Toilet Tales: number one

When my wife was a child she would travel down from Wales with her mother, and sometimes a friend, to visit her Nana in New Cross, London. London was exciting; with all it's history, bustling crowds and strange sights and sounds.

And yet there was one overriding memory of these trips: the toilet.

Little Miss H grew up in a public house in North Wales and was used to the luxury of a toilet in the accommodation above the bar, and the choice of many more downstairs, for the primary use of the patrons of the pub. In the 1970s she discovered, for all the Londoner's boasts and sneers and comments about how it was "grim up North", they were still, in some respects, far behind the times (and could benefit from making a little effort to keep up with the Jones'). Many properties had a toilet, not inside the house, with all its warmth, comfort and convenience, but outside. On many a cold winters night in 1970s London, people could still be seen nipping out to the back garden with a newspaper and a torch, before settling to bed.

Nana had her toilet housed in a little brick building at the bottom of the garden where the Victorians had ran the pipe, connecting all the terraced properties to the main sewage network; one of their many great achievements.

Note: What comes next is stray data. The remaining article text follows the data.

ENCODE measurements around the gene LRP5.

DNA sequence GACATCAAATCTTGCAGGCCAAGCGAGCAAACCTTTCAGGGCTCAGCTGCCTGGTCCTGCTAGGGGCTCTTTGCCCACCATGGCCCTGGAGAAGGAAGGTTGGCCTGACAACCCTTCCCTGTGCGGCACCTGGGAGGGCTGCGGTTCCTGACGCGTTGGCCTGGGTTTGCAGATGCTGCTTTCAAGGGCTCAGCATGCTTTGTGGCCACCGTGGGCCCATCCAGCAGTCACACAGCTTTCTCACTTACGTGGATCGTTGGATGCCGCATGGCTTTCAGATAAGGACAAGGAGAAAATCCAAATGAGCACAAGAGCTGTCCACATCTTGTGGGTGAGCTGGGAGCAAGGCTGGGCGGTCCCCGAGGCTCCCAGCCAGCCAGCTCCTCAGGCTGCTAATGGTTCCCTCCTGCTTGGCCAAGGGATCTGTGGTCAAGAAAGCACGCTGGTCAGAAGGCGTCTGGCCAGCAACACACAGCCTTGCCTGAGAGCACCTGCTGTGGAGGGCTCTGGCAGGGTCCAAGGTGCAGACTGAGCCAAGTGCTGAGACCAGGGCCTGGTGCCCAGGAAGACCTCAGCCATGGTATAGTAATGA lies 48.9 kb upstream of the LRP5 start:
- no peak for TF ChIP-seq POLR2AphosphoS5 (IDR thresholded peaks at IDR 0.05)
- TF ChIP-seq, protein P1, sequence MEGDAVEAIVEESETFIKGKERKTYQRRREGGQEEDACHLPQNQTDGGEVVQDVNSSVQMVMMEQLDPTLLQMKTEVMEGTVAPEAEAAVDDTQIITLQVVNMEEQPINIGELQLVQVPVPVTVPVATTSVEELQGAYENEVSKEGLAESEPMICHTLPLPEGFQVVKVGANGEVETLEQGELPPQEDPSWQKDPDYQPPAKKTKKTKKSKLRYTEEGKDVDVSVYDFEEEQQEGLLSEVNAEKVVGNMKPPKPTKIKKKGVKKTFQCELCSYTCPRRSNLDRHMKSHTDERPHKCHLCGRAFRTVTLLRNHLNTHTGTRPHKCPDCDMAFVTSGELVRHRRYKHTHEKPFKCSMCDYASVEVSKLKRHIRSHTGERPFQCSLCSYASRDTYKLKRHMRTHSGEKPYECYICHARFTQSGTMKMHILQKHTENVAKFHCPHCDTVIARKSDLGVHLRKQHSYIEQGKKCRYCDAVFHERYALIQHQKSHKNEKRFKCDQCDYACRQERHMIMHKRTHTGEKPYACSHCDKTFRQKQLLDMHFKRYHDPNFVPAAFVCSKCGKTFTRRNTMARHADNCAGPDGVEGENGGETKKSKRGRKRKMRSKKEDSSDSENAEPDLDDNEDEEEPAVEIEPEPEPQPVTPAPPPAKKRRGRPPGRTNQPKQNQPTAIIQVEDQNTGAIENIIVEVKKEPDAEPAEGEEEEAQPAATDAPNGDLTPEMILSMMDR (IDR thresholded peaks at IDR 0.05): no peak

Located outside, unheated and unconnected to the main house, it was often cold but, even on a night thick with cloud, it was not always dark. Indeed, it was often illuminated from behind, and had a soundtrack of it’s own too. For Nana’s house backed on to the infamous "Den"; Millwall's football ground.

And, if Little Miss H timed it just right, the roar of the celebrating crowd would reward her toilet-related efforts, as passionately as they did any goal .

It seems strange to think that (even in a city such as London) it was not that long ago that people did not benefit from indoor toilets or bathrooms.

21st century rural France, we found, still had its surprises…

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